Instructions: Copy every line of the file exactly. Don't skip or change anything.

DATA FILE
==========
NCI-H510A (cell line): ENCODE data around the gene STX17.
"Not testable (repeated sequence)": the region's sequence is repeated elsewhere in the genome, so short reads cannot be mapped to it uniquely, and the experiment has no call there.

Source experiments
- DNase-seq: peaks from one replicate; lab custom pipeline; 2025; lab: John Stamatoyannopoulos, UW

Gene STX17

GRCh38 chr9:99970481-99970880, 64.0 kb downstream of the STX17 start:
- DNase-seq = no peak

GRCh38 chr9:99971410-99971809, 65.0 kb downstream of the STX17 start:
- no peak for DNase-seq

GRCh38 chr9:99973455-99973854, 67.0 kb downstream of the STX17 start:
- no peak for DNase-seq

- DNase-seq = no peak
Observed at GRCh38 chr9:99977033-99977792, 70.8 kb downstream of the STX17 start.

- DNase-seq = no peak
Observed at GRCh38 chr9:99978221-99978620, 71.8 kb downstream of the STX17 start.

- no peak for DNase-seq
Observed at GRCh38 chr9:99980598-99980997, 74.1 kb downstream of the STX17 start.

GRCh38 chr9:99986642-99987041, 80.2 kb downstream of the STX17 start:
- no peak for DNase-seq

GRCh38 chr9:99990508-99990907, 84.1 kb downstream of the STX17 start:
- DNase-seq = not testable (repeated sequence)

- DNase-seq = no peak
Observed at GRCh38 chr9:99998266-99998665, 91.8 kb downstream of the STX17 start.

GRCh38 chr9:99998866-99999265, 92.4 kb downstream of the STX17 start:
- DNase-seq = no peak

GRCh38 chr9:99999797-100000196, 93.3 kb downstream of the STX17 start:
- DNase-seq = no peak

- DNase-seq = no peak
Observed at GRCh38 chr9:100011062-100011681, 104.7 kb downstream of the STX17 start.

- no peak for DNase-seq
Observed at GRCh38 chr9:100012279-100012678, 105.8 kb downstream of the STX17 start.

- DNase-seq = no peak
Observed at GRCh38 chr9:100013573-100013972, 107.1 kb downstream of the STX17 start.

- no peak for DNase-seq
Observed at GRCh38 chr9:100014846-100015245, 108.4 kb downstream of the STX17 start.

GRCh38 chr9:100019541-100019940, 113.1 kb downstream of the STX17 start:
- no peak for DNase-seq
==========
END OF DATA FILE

NCI-H510A (cell line): ENCODE data around the gene STX17.
"Not testable (repeated sequence)": the region's sequence is repeated elsewhere in the genome, so short reads cannot be mapped to it uniquely, and the experiment has no call there.

Source experiments
- DNase-seq: peaks from one replicate; lab custom pipeline; 2025; lab: John Stamatoyannopoulos, UW

Gene STX17

GRCh38 chr9:99970481-99970880, 64.0 kb downstream of the STX17 start:
- DNase-seq = no peak

GRCh38 chr9:99971410-99971809, 65.0 kb downstream of the STX17 start:
- no peak for DNase-seq

GRCh38 chr9:99973455-99973854, 67.0 kb downstream of the STX17 start:
- no peak for DNase-seq

- DNase-seq = no peak
Observed at GRCh38 chr9:99977033-99977792, 70.8 kb downstream of the STX17 start.

- DNase-seq = no peak
Observed at GRCh38 chr9:99978221-99978620, 71.8 kb downstream of the STX17 start.

- no peak for DNase-seq
Observed at GRCh38 chr9:99980598-99980997, 74.1 kb downstream of the STX17 start.

GRCh38 chr9:99986642-99987041, 80.2 kb downstream of the STX17 start:
- no peak for DNase-seq

GRCh38 chr9:99990508-99990907, 84.1 kb downstream of the STX17 start:
- DNase-seq = not testable (repeated sequence)

- DNase-seq = no peak
Observed at GRCh38 chr9:99998266-99998665, 91.8 kb downstream of the STX17 start.

GRCh38 chr9:99998866-99999265, 92.4 kb downstream of the STX17 start:
- DNase-seq = no peak

GRCh38 chr9:99999797-100000196, 93.3 kb downstream of the STX17 start:
- DNase-seq = no peak

- DNase-seq = no peak
Observed at GRCh38 chr9:100011062-100011681, 104.7 kb downstream of the STX17 start.

- no peak for DNase-seq
Observed at GRCh38 chr9:100012279-100012678, 105.8 kb downstream of the STX17 start.

- DNase-seq = no peak
Observed at GRCh38 chr9:100013573-100013972, 107.1 kb downstream of the STX17 start.

- no peak for DNase-seq
Observed at GRCh38 chr9:100014846-100015245, 108.4 kb downstream of the STX17 start.

GRCh38 chr9:100019541-100019940, 113.1 kb downstream of the STX17 start:
- no peak for DNase-seq